These days, a press release for a plant-based dairy alternative is almost as likely to hit my email inbox as one for a genuine dairy product. With the exception of frozen desserts, most of the new plant-based launches have one thing in common: They incorporate dairy terminology such as milk, yogurt or cheese in the product name.

For many dairy producers and dairy processors, the use of dairy-specific terminology in nondairy offerings — technically illegal, per federal regulations — is a serious issue. And it’s an issue that the industry has been asking FDA to address for some time now.

In 2018, FDA, under Commissioner Scott Gottlieb, finally listened to the dairy industry, issuing a request for information related to the use of the names of dairy foods in labeling plant-based products. That request attracted upwards of 14,000 comments from consumers.


Up in the air

But Gottlieb recently resigned, and Norman Sharpless is now acting FDA commissioner. A pro-dairy ruling seems unlikely to occur anytime soon.

“With the agency’s request for information fulfilled, the most interested commissioner of the past four decades gone and dairy farmers facing acute economic circumstances that dominate present concerns, one could easily fear that ‘fake milk’ will return to the back burner,” wrote Jim Mulhern, president and CEO of National Milk Producers Federation (NMPF), in an April 4 post on the organization’s website.

He added that NMPF is actively working to make sure the issue won’t be forgotten.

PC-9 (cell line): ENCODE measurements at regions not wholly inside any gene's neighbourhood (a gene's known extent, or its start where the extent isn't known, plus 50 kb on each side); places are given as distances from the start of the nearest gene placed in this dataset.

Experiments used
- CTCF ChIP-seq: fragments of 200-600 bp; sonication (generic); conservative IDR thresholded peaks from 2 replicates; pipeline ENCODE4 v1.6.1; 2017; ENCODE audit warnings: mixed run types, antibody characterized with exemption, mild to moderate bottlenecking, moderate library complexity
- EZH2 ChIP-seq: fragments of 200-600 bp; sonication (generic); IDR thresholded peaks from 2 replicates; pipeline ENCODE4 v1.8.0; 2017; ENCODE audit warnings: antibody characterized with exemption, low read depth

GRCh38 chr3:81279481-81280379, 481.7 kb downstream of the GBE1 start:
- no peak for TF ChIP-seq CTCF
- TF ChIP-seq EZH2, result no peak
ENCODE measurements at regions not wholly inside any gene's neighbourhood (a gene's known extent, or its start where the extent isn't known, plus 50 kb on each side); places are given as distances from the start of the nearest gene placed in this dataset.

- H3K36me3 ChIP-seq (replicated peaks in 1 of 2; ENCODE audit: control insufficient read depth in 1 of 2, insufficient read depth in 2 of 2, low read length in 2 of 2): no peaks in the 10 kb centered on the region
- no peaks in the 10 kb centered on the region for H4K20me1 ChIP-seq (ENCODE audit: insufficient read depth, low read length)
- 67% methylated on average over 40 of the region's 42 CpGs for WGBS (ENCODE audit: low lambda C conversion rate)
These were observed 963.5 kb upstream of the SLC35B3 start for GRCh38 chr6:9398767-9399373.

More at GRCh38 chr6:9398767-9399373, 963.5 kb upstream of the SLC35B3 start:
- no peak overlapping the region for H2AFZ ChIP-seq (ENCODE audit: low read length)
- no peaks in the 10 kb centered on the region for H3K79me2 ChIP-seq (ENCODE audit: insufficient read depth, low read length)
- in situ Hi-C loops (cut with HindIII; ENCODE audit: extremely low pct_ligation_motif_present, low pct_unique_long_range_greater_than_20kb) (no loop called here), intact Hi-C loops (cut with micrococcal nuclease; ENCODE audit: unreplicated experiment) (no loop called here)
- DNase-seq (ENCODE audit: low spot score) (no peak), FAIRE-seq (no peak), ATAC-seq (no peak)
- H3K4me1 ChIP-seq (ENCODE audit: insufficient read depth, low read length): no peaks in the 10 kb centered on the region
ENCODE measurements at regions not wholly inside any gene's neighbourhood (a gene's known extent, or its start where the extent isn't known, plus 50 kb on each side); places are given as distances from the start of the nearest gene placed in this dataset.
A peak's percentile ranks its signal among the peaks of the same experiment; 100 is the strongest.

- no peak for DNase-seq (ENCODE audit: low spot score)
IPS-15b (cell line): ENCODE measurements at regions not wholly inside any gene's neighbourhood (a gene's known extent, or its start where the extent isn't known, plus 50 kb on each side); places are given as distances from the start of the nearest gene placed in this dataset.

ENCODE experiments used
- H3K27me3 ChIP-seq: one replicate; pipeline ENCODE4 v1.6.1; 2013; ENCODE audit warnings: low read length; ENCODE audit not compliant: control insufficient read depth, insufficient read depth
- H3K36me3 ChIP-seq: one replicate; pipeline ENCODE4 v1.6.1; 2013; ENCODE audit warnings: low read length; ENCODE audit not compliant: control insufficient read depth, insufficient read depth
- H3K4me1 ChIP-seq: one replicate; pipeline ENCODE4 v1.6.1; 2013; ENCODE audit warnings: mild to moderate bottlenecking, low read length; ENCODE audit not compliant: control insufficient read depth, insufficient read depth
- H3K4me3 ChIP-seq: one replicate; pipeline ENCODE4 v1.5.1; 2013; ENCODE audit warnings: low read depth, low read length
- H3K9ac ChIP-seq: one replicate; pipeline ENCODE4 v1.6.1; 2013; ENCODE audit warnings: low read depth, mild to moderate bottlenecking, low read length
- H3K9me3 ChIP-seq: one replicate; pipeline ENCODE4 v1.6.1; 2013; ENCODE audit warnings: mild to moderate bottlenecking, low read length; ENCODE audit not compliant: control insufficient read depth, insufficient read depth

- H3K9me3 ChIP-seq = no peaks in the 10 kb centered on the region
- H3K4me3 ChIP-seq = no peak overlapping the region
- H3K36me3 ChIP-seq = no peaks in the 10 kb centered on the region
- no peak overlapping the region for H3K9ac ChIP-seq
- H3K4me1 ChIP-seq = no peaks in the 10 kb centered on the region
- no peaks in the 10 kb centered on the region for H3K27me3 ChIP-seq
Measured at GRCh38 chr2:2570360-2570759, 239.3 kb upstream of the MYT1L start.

Meanwhile, NMPF recently took issue with a review, conducted by Linkage Research and Consulting and commissioned by the Plant Based Foods Association (PBFA), of more than 7,000 public comments to FDA on the use of dairy terms for plant-based milks and other dairy alternatives. According to PBFA, the review “found that an overwhelming majority of the submissions are in favor of allowing plant-based foods to use dairy terms on labels.”

But that’s muddling the issue, NMPF suggested. In a May 5 press release, the organization noted that FDA solicited comments because, in the agency’s own words, it “has concerns that the labeling of some plant-based products, which can vary widely in their nutritional content, is leading consumers to believe that those products have the same key nutritional attributes as dairy products.”

In response, Mulhern pointed to public opinion research conducted by Ipsos, a firm that has performed scientifically valid research on the topic. Ipsos found that:

  • More than three-quarters (77%) of buyers of dairy and plant-based beverages think almond-based drinks have as much or more protein than dairy beverages, when real milk actually has as much as eight times more protein.
  • More than three-quarters (78%) of buyers believe plant-based drinks have at least as many vitamins and minerals as dairy drinks, which is also inaccurate.
  • More than two-thirds (68%) of buyers think plant-based beverages have at least as many “key nutrients” such as calcium and potassium as dairy beverages, which they do not.

NMPF said it outlined a constructive path forward to resolve the issue, filing a citizen petition with FDA ( that outlines a labeling solution that reinforces and clarifies current FDA labeling regulations. Other dairy associations, of course, also have been working to help ensure a pro-dairy outcome.


Market more than a name

It’s not clear at this point if plant-based dairy alternatives will eventually lose the right to use dairy-specific terms in their names. But considering Ipsos’ findings, dairy processors could be doing a lot more to educate confused consumers while they’re waiting for some sort of FDA action.

Education around the protein content of dairy beverages versus plant-based alternatives, in particular, seems to be sorely needed. Strong campaigns could start swinging the pendulum in dairy’s favor.

Research shows that dairy consumption could reduce the risk of type 2 diabetes and stroke and improve cholesterol, too. Therefore, dairy processors also might want to invest in consumer-directed messaging that discusses dairy’s unique health benefits versus plant-based alternatives.